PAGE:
Move over 007, a stunning, sexy-and decidedly female-new player has entered the world of international espionage. Her name is Olivia Joules (that's “J.O.U.L.E.S. the unit of kinetic energy”) and she's ready to take America by storm with charm, style, and her infamous Overactive Imagination. How could a girl not be drawn to the alluring, powerful Pierre Ferramo-he of the hooded eyes, impeccable taste, unimaginable wealth, exotic international homes, and dubious French accent? Could Ferramo really be a major terrorist bent on the Western world's destruction, hiding behind a smokescreen of fine wines, yachts, and actresses slash models? Or is it all just a product of Olivia Joules's overactive imagination?

Bridget Jones is tolerable; silly and fun. Olivia Joules is just plain ridiculous-- was meant to be satirical, it certainly has that feel. Well, maybe it wasn't really that bad; I have to give credit for the imaginative plot but it gets quite dragging to read.

Living Dead in Dallas

About The Book:
Written by Charlaine Harris Series Sookie Stackhouse Published Year 2004
Waiting tables, sweeping floors, reading minds and solving mysteries for the undead. It's all in a day's work for Sookie. Cocktail waitress Sookie Stackhouse is on a streak of real bad luck. First, her co-worker gets murdered and no one seems to care. Then Sookie is attacked - and poisoned - late one night by some weird and apparently mythical beast. She only survives because the local vampires roll up and graciously suck the poison from her veins (like they didn't enjoy it). But in return the blood-suckers need a favour. Which is why Sookie ends up in Dallas, using her telepathic skills to search for a missing vampire, on the condition that her undead friends don't do anything, well, vampiric while she's there. Easier said than done. All it takes is one delicious blonde and one small mistake for things to turn deadly.

I read the half of it a month ago but got bored so I set it aside for a while. I almost did not read it but it's never my habit to leave a book unfinished. It wasn't as good as the first one and it only started to pick up about 2/3rds of the book.

What the Dead Know

About The Book:
Written by Laura Lippman Also titled as Little Sister Published Year 2007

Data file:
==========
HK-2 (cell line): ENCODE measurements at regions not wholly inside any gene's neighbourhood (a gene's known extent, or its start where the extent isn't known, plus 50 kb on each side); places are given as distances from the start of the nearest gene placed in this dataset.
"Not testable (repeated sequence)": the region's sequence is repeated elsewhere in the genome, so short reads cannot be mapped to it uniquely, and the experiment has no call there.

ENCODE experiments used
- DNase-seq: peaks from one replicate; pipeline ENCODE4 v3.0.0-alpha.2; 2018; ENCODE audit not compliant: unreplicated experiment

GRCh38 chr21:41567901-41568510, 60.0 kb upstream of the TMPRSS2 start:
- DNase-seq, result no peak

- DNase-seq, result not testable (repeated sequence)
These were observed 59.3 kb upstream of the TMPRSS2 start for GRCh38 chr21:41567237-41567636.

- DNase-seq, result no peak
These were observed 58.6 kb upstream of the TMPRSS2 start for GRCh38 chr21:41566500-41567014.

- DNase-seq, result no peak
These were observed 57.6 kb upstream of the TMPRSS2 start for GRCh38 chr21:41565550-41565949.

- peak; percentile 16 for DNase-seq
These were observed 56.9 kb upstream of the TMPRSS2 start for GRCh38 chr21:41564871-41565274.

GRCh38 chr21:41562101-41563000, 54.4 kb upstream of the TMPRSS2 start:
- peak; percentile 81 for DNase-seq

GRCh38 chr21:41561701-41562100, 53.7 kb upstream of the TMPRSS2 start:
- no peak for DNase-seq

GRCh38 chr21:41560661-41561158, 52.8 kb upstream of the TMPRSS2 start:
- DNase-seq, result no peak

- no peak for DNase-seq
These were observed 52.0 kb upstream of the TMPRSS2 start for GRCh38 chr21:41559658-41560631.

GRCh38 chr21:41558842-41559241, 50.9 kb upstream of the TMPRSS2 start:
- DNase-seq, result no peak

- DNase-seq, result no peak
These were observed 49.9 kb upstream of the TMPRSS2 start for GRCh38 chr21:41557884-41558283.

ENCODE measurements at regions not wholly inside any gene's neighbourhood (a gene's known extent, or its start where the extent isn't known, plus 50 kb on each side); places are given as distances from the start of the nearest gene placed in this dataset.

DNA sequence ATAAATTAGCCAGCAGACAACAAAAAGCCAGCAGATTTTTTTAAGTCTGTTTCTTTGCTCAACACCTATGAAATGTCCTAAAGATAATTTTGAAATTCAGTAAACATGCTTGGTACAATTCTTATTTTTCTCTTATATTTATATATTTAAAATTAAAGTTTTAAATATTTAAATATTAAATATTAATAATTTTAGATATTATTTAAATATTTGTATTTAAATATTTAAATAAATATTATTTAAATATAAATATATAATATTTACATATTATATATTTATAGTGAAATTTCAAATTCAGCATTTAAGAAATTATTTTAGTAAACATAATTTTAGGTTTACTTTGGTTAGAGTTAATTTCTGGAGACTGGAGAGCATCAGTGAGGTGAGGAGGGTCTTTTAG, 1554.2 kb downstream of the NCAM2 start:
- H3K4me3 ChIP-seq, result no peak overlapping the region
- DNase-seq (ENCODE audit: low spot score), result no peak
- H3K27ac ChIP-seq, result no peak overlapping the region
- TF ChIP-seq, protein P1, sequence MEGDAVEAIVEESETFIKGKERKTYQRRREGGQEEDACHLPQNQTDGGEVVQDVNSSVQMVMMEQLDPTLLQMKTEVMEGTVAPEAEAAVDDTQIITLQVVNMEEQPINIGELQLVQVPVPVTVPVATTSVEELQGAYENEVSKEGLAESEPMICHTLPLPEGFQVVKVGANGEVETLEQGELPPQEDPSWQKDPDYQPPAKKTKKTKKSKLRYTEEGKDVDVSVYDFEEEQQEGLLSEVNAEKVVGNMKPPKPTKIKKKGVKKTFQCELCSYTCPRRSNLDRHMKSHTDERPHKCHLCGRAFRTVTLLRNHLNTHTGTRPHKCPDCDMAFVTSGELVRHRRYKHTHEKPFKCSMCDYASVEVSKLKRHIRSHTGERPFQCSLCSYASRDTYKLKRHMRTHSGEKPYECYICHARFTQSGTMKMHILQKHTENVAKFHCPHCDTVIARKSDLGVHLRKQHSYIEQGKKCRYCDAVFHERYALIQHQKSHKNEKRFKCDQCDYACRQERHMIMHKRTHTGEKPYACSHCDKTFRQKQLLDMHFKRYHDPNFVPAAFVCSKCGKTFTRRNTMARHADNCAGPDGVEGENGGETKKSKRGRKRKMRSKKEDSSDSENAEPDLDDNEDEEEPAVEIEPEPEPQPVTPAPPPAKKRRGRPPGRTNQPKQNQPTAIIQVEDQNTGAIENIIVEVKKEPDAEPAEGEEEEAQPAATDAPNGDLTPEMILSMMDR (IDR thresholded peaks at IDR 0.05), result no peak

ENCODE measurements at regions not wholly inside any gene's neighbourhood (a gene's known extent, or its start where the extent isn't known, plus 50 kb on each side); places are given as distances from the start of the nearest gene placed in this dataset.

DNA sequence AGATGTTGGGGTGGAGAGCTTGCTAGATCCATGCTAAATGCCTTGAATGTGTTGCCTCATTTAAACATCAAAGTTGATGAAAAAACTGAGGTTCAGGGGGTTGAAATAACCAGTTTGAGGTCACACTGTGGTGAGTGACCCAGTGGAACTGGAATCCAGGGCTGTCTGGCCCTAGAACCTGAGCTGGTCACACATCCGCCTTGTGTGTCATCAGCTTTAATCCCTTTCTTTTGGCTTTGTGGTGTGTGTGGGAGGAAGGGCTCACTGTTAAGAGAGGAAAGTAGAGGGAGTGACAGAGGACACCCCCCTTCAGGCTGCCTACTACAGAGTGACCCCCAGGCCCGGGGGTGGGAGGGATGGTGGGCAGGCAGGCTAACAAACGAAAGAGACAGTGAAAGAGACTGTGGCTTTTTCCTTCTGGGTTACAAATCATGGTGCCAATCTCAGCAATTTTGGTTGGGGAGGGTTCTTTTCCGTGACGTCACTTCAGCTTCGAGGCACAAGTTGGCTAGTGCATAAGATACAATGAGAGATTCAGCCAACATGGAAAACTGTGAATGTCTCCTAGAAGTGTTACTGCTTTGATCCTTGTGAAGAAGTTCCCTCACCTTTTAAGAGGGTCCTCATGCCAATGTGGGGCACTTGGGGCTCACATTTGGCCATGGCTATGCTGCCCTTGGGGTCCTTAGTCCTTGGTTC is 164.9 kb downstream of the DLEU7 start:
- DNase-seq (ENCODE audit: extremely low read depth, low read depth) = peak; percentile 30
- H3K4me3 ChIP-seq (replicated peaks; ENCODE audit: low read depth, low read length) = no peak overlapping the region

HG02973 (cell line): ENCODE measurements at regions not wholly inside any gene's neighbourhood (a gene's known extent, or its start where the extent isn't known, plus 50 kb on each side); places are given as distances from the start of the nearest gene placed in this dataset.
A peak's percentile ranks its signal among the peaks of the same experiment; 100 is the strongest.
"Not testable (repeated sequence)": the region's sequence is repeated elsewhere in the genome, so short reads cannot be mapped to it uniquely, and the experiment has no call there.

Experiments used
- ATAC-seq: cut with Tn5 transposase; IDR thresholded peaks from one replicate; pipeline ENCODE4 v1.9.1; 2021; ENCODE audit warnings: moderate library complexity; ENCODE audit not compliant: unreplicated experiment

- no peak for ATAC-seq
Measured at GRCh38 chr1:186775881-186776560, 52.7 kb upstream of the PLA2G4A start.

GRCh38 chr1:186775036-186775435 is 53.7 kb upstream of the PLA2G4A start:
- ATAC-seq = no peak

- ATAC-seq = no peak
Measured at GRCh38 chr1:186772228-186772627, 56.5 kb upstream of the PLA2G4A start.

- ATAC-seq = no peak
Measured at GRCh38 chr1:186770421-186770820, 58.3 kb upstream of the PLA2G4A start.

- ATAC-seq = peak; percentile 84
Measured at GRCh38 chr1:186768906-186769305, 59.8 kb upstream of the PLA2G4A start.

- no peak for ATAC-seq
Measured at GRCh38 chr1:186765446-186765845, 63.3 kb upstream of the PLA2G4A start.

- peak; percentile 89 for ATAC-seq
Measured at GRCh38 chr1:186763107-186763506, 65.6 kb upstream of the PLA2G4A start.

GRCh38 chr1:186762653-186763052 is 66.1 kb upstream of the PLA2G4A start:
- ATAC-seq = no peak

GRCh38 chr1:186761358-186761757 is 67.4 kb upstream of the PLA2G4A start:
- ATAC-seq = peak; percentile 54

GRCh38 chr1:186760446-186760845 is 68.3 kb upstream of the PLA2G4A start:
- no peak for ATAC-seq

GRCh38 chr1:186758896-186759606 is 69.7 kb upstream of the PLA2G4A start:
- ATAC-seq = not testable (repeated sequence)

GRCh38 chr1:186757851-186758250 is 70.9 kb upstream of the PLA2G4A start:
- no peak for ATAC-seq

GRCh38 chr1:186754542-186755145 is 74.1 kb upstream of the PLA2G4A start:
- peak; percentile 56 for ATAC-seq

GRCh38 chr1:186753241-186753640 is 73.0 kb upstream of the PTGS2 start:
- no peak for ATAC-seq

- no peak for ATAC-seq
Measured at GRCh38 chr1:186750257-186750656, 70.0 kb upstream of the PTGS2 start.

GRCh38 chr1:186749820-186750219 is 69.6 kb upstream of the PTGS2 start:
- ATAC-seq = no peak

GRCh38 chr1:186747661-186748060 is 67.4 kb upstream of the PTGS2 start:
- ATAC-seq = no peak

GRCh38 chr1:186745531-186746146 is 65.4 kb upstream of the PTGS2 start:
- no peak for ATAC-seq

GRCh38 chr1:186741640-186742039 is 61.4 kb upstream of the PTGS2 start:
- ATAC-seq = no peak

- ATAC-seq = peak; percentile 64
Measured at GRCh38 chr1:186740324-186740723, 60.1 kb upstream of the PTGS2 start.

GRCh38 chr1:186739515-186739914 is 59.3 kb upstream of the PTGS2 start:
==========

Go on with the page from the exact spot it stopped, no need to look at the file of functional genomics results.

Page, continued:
Thirty years ago two sisters disappeared from a shopping mall. Their bodies were never found and those familiar with the case have always been tortured by these questions: How do you kidnap two girls? Who—or what—could have lured the two sisters away from a busy mall on a Saturday afternoon without leaving behind a single clue or witness? Now a clearly disoriented woman involved in a rush-hour hit-and-run claims to be the younger of the long-gone Bethany sisters. But her involuntary admission and subsequent attempt to stonewall investigators only deepens the mystery. Where has she been? Why has she waited so long to come forward? Could her abductor truly be a beloved Baltimore cop? There isn't a shred of evidence to support her story, and every lead she gives the police seems to be another dead end—a dying, incoherent man, a razed house, a missing grave, and a family that disintegrated long ago, torn apart not only by the crime but by the fissures the tragedy revealed in what appeared to be the perfect household. In a story that moves back and forth across the decades, there is only one person who dares to be skeptical of a woman who wants to claim the identity of one Bethany sister without revealing the fate of the other. Will he be able to discover the truth?

I should have guessed her true identity but I was too preoccupied with the impending mother-daughter reunion. The plot is not something new but the story was really engrossing, I finished it in one reading.

The Sisterhood of the Traveling Pants

About The Book:
Written by Ann Brashares Series Sisterhood of the Traveling Pants Published Year 2001
Carmen got the jeans at a thrift shop. They didn't look all that great; they were worn, dirty, and speckled with bleach. On the night before she and her friends part for the summer, Carmen decides to toss them. But Tibby says they're great. She would love to have them. Lena and Bridget also think they are fabulous. Lena decides they should all try them on. Whoever they fit best will get them. Nobody knows why, but the pants fit everyone perfectly. Even Carmen (who never thinks she looks good in anything), thinks she looks good in the pants. Over a few bags of cheese puffs they decide to form a sisterhood, and take the vow of The Sisterhood of the Traveling Pants . . . the next morning, they say good-bye. And now the journey of the pants and the most memorable summer of their lives begins.

Another teen novel, while reading I was thinking how alike I am with the girls except Bridget. I cried over Bailey and Mimi, it's so sad though it can be uneventful at times and sappy in general.

The Witches

About The Book:
Written by Roald Dahl Published Year 1983
An imaginative tale of a seven-year-old boy who has a run-in with some real-life witches! "In fairy tales witches always wear silly black hats and black cloaks and they ride on broomsticks. But this is not a fairy tale. This is about REAL WITCHES. REAL WITCHES dress in ordinary clothes and look very much like ordinary women. They live in ordinary houses and they work in ordinary jobs. That is why they are so hard to catch." Witches, as our hero learns, hate children. With the help of a friend and his somewhat-magical grandmother, our hero tries to expose the witches before they dispose of him.

It would certainly give children ideas would't it? It's the first I've read among Roald Dahl's novels and I'm probably lucky I've read it now rather then when I'm young 'cause it must have scared me alot-- being the paranoid that I am.